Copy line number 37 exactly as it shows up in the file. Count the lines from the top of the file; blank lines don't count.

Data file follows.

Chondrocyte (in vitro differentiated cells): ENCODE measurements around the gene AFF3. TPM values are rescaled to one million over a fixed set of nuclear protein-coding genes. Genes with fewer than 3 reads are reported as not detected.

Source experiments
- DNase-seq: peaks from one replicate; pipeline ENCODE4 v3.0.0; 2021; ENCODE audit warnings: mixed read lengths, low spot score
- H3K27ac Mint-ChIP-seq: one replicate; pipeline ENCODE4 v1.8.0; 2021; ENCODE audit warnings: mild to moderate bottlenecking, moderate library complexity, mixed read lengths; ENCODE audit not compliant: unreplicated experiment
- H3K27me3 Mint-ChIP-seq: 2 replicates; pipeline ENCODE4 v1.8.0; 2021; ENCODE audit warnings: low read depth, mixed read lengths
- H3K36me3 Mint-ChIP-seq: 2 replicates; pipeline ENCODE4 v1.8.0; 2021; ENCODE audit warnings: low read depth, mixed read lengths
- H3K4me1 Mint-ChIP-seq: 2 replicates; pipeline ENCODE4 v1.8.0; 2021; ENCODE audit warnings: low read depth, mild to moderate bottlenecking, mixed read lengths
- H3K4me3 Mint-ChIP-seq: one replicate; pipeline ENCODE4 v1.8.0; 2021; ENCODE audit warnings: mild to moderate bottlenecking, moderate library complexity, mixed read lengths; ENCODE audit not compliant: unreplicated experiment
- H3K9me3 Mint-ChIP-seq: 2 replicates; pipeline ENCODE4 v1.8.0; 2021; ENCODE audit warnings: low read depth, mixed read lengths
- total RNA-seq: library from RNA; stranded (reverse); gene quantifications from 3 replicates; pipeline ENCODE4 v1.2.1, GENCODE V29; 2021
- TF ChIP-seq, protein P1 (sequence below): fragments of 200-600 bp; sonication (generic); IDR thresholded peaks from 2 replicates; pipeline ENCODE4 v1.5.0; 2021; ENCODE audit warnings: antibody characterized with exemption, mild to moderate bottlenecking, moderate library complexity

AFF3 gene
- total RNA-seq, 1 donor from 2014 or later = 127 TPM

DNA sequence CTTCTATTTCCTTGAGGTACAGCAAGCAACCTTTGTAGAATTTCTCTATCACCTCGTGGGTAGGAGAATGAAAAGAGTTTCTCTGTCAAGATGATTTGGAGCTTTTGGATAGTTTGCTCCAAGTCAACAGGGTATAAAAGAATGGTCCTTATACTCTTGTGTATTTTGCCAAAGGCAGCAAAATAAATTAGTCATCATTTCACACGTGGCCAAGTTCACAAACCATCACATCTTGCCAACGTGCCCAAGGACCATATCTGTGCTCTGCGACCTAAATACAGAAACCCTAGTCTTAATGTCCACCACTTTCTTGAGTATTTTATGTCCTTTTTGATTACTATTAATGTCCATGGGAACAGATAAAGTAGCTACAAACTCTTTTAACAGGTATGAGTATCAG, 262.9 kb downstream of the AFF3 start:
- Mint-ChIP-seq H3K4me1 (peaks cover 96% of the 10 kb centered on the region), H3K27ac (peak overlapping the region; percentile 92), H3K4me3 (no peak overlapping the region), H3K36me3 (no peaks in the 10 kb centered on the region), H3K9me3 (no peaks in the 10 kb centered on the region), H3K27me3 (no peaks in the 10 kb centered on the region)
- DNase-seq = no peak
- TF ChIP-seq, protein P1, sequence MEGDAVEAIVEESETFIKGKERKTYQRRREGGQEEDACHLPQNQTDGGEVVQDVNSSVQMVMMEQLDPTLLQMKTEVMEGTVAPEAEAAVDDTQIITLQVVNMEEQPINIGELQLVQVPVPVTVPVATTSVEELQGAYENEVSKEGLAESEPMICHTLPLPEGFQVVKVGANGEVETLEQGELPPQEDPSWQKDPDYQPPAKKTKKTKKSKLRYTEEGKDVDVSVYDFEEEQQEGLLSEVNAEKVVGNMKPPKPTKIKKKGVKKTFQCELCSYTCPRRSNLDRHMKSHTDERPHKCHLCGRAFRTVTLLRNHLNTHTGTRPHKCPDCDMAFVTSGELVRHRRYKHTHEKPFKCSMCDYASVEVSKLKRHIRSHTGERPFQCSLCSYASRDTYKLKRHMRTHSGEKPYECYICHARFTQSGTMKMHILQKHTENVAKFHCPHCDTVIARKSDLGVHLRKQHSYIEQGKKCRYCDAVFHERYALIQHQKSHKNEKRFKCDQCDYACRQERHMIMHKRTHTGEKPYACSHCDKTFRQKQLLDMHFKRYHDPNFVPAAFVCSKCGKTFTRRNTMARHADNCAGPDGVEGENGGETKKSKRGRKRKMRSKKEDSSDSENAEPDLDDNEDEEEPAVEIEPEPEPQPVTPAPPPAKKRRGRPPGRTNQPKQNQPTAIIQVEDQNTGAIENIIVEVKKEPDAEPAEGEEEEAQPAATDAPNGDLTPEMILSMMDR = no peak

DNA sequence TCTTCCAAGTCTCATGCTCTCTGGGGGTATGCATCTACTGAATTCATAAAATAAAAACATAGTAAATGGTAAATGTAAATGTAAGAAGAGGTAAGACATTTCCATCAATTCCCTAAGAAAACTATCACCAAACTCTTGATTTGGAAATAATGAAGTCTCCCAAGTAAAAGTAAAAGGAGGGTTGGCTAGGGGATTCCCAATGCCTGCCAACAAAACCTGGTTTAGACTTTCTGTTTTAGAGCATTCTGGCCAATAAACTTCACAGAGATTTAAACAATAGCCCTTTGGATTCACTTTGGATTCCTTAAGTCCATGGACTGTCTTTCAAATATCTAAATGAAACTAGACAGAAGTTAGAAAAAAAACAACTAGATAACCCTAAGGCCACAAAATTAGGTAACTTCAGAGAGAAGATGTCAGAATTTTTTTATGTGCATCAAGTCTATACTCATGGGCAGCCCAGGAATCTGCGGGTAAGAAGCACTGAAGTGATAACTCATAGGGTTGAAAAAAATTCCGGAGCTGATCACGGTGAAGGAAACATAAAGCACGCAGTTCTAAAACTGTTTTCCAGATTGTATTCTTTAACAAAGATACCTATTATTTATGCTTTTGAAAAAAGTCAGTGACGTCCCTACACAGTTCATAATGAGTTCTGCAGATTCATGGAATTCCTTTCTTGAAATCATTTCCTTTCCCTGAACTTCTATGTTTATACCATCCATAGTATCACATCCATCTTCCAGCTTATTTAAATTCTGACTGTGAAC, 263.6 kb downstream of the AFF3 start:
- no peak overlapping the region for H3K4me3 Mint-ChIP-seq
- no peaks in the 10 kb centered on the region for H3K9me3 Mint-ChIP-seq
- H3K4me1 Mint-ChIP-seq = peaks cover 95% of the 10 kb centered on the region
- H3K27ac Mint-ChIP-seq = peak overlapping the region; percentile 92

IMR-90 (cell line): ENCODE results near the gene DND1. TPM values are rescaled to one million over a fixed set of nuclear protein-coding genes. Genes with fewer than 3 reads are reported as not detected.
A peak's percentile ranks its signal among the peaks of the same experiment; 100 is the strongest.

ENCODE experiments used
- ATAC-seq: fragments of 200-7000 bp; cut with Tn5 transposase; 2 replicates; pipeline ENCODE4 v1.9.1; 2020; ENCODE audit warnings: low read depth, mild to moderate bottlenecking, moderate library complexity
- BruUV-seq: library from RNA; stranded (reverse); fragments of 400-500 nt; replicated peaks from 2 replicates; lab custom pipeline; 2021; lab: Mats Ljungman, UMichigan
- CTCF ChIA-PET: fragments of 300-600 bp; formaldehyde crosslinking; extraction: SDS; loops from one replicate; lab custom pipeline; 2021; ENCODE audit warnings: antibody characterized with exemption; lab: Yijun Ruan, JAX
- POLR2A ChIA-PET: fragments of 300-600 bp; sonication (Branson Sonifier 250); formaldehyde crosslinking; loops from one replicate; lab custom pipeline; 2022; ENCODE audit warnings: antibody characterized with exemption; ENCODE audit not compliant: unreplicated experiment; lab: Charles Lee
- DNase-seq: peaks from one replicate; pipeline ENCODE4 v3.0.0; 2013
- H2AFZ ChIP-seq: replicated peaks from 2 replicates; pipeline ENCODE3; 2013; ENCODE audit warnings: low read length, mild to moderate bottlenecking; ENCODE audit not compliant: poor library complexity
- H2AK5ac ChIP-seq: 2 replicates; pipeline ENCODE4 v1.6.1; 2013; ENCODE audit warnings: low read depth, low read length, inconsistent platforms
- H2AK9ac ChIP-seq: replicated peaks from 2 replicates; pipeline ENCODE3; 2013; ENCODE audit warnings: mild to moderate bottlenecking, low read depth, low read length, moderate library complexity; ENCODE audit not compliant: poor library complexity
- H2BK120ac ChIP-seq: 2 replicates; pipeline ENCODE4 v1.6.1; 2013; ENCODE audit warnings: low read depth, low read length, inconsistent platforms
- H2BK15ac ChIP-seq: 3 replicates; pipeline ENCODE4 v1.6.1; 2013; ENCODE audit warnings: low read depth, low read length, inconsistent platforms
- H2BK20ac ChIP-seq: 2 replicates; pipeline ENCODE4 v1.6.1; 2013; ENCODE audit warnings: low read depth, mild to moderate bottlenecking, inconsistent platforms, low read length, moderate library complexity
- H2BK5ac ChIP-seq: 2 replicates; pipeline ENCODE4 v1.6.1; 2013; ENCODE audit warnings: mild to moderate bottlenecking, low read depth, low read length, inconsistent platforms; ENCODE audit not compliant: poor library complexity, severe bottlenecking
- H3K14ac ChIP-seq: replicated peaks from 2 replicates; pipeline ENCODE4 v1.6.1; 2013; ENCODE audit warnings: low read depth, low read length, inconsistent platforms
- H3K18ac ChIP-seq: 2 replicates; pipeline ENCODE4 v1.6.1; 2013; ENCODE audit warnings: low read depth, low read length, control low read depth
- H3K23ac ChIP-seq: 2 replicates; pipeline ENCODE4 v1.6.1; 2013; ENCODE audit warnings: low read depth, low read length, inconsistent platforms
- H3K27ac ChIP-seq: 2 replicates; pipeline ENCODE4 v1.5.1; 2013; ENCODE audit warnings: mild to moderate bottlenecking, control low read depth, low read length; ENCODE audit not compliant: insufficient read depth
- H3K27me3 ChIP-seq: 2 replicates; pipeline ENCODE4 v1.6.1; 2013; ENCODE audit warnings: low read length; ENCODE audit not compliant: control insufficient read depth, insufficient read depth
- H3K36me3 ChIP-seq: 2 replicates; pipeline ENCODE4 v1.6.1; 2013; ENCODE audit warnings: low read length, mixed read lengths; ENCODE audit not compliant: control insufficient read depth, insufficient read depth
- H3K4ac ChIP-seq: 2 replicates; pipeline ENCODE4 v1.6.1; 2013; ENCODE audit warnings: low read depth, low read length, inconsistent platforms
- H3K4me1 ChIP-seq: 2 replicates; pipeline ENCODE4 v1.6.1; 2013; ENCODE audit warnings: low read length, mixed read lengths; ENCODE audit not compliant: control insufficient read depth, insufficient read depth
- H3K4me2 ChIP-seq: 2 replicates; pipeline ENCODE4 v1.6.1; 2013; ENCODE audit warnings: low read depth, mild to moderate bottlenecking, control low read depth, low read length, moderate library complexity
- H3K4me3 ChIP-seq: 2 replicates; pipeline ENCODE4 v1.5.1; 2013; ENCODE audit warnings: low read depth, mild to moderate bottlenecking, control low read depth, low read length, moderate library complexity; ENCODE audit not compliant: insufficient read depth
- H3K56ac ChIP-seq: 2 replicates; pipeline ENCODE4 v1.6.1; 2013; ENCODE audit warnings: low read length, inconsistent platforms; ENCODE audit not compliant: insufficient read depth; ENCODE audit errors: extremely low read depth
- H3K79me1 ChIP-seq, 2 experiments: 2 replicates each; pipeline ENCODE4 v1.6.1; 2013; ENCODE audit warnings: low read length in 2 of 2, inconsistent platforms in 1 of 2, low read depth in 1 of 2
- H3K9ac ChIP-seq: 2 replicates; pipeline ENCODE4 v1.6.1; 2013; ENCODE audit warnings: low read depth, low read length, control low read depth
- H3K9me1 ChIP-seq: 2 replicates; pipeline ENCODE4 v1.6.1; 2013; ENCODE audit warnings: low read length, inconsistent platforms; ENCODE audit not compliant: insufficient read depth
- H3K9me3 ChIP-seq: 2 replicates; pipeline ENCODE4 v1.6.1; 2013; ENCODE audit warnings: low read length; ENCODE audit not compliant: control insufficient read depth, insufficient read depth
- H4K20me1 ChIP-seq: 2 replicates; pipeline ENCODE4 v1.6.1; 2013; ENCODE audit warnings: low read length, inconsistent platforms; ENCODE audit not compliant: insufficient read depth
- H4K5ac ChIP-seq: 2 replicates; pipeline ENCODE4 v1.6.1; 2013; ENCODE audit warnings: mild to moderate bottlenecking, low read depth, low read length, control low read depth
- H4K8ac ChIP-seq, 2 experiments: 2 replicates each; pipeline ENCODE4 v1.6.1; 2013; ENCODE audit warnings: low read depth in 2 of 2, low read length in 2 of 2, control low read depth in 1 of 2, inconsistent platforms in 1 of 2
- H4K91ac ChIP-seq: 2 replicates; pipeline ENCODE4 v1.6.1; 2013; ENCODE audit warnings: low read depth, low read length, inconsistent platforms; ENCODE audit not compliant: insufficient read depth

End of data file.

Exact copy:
- H2BK5ac ChIP-seq: 2 replicates; pipeline ENCODE4 v1.6.1; 2013; ENCODE audit warnings: mild to moderate bottlenecking, low read depth, low read length, inconsistent platforms; ENCODE audit not compliant: poor library complexity, severe bottlenecking